The recent narrative around healthcare in America has been dominated by examining the first year of the Affordable Care Act, as well as speculation regarding the possible impact of reform in year two.  This focus on the ACA has become so intense that in some ways, it’s distracted healthcare decision makers from paying due attention to other innovative solutions and approaches that are successful in improving the quality of healthcare in our country.

As a result, public-private  partnerships - collaborations where government agencies and private sector partners have demonstrated an impressive level of success both nationally and internationally - have received less than their fair share of support and recognition.       

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The fact is, access to care remains a critical challenge both in the U.S. and abroad, particularly in underserved communities where economic, geographic and cultural barriers often pose significant threats to the overall health of its population. This is why it’s essential that organizations from both the public and private sectors remain committed to working together to help deliver basic primary care services, such as health testing (e.g. blood pressure screening) and immunizations, that are vital to population health. 

Five years ago, in one such example, the U.S. Department of Health and Human Services (HHS) and national retail pharmacy Walgreens developed a program to provide free flu shots to underserved and uninsured populations. The ongoing initiative aims to address disparities that exist with vaccination rates in many minority communities across the U.S.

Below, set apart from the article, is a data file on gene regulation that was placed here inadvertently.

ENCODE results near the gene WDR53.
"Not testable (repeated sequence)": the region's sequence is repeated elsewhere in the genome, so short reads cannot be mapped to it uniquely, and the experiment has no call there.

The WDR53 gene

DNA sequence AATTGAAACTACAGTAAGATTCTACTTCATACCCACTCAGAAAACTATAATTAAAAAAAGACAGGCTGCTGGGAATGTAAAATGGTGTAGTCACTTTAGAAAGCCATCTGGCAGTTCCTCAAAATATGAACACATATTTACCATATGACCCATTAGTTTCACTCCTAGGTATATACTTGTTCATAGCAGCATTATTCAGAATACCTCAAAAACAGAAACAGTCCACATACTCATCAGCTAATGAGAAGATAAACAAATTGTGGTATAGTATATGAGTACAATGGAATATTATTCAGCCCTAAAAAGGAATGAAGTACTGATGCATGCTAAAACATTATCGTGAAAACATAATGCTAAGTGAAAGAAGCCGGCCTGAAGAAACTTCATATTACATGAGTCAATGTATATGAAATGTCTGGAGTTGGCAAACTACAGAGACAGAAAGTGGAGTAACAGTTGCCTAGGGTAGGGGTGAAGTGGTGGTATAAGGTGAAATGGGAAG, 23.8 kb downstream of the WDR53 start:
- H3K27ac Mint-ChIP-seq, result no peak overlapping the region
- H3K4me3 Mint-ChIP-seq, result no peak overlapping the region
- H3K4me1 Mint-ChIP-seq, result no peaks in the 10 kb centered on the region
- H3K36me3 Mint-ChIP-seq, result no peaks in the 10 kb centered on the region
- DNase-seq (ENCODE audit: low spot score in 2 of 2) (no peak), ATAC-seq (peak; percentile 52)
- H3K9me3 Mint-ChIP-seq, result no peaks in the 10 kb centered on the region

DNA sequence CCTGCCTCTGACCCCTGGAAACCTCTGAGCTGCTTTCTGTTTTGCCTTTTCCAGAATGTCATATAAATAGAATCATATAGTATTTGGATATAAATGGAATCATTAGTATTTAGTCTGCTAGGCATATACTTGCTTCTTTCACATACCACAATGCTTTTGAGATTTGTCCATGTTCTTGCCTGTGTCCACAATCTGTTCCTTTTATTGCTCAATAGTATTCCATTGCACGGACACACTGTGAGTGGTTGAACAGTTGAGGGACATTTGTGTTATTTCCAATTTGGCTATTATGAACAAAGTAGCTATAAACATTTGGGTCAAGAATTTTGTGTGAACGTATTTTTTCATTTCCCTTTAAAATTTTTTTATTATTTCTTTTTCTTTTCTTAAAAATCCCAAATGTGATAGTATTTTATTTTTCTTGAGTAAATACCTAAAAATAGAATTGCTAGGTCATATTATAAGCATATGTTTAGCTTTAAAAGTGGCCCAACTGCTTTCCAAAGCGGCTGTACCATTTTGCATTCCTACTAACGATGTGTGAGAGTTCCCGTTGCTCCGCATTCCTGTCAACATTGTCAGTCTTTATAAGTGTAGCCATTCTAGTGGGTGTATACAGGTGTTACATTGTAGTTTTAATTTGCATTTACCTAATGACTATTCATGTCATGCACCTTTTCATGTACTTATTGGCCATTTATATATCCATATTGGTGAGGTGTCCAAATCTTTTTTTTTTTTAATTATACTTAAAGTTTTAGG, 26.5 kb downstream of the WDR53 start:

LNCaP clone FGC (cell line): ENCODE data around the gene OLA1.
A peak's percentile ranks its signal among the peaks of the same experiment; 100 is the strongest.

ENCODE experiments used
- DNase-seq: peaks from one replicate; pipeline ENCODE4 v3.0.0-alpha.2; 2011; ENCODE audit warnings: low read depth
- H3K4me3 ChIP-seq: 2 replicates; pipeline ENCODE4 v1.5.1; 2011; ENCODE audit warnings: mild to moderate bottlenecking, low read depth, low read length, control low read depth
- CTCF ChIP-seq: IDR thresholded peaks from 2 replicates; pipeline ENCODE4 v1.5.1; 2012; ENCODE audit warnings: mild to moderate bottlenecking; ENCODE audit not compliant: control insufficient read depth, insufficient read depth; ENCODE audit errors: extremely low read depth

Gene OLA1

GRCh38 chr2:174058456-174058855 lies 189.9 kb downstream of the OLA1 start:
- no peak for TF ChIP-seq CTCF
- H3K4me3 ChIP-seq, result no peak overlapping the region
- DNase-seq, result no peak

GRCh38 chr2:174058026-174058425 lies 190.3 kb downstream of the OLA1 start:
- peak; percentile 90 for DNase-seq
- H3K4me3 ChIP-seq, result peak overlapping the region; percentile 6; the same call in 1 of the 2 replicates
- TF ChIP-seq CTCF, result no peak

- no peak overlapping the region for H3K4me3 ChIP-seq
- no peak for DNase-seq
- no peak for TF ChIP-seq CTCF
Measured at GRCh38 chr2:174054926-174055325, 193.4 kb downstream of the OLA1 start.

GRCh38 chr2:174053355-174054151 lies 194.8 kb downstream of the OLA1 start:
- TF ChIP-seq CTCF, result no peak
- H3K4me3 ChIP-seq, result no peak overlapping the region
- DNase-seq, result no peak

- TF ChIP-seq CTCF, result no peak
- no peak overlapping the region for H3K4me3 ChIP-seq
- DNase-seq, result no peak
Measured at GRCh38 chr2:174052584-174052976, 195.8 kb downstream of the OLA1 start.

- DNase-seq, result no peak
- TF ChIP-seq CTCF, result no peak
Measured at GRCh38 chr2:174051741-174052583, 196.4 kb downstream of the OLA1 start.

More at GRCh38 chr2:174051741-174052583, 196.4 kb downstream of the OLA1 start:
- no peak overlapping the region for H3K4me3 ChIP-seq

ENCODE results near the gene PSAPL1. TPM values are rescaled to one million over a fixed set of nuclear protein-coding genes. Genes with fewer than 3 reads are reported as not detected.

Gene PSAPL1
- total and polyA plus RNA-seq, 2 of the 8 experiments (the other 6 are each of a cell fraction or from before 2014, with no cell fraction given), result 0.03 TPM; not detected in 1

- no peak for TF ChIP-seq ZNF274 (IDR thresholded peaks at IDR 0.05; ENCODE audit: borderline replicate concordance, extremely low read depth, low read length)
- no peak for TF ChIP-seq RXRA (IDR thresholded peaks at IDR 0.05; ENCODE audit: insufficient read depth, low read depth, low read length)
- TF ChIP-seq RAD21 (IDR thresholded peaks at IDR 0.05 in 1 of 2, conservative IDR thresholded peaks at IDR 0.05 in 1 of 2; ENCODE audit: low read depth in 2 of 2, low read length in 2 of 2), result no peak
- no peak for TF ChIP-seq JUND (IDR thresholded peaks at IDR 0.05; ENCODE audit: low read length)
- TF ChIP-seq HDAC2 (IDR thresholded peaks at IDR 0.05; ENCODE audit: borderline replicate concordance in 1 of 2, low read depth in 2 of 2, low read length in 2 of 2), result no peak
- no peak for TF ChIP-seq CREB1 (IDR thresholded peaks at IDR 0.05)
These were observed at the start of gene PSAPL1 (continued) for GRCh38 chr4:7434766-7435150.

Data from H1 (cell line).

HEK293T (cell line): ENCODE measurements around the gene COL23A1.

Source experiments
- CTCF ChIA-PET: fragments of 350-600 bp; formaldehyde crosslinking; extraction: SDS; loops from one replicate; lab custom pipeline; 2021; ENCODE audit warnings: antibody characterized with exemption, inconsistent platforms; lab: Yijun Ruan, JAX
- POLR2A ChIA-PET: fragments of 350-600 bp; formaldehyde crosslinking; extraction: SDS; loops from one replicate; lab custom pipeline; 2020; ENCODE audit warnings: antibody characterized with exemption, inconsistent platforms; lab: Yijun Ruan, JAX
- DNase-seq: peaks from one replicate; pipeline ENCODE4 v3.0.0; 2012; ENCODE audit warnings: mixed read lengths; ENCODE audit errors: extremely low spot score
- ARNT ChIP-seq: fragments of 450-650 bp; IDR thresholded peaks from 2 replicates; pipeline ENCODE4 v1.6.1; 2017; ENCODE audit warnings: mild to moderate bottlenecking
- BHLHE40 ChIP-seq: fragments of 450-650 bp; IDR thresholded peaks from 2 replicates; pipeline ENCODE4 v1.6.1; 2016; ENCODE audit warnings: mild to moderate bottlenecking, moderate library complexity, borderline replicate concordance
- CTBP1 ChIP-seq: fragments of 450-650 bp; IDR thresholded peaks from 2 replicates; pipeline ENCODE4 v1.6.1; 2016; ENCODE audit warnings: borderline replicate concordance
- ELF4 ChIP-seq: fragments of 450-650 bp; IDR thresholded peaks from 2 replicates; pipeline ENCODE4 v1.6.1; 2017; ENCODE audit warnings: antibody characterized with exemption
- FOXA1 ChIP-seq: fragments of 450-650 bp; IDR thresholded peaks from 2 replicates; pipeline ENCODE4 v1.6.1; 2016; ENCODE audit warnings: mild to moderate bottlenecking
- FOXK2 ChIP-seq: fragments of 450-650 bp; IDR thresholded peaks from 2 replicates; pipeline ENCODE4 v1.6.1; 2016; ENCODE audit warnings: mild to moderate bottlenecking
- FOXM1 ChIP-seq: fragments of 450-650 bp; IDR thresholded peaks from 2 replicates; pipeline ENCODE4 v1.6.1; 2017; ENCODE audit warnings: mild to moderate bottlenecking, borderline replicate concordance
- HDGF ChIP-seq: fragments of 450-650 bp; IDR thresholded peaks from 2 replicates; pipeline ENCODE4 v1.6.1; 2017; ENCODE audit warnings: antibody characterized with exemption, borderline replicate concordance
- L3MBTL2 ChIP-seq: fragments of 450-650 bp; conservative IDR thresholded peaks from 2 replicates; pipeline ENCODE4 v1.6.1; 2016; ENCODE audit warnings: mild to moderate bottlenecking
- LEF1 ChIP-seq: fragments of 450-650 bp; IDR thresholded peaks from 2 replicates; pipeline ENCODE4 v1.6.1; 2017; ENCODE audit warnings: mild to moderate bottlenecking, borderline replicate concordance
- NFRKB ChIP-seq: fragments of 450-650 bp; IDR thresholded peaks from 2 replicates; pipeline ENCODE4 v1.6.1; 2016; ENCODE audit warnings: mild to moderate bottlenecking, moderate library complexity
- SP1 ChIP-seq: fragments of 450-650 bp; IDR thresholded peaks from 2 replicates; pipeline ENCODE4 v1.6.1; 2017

What began as a pilot program in 2010 has grown significantly.  And since its inception, Walgreens and HHS have collaborated with more than 500 community organizations, local health departments and other channels to distribute more than one million vouchers to people in need, helping to improve immunization rates among a key demographic.

To fully understand the impact of and need for this type of program, consider that every year, on average, approximately 23,000 adults in the U.S. die from vaccine-preventable flu-related illnesses, according to the CDC.  And despite its recommendations each year that everyone age 6 months and over receive a flu immunization, the vaccination rate for the U.S. as a whole reached only 46 percent last season, according to a recent CDC report.

Collaborations and innovative partnerships within the public and private healthcare sectors can also have a significant impact on population health in developing countries. In fact, as it relates to vaccines, they’ve become critical to providing and creating greater access for those who live in hard-to-reach communities.

Vaccines are credited with saving millions of lives every year, yet the challenge remains – one in five children worldwide lacks access to life-saving vaccines, and a child dies every 20 seconds from a disease that may have been preventable. 

To help address this global challenge, the United Nations (UN) Foundation and Walgreens launched an initiative to help provide 3 million life-saving vaccines to children in developing countries through the Foundation’s Shot@Life campaign.  The message of “Get a Shot, Give a Shot” was simple – the company pledged to donate a life-saving vaccine, primarily those for polio and measles, for every vaccine administered over a six-week period. By October 2013, the company had successfully reached its goal for the donation of 3 million vaccines.  And the goal for 2014-’15 is to double it – hoping to provide the value of 6 million vaccines to children who need it the most, through a campaign that will now run year-round.

The public and private sectors may never be fully in agreement on healthcare-related policy issues and law.  But as long as there continues to be recognition and broad funding support for innovative programs that allow each side to bring value to the table and much needed resources to populations in need, we’ll continue to see the efforts of these partnerships bear fruit – and leaders on both sides should continue to provide the political and financial support to make sure this happens.  

Leider is chief medical officer for Walgreens.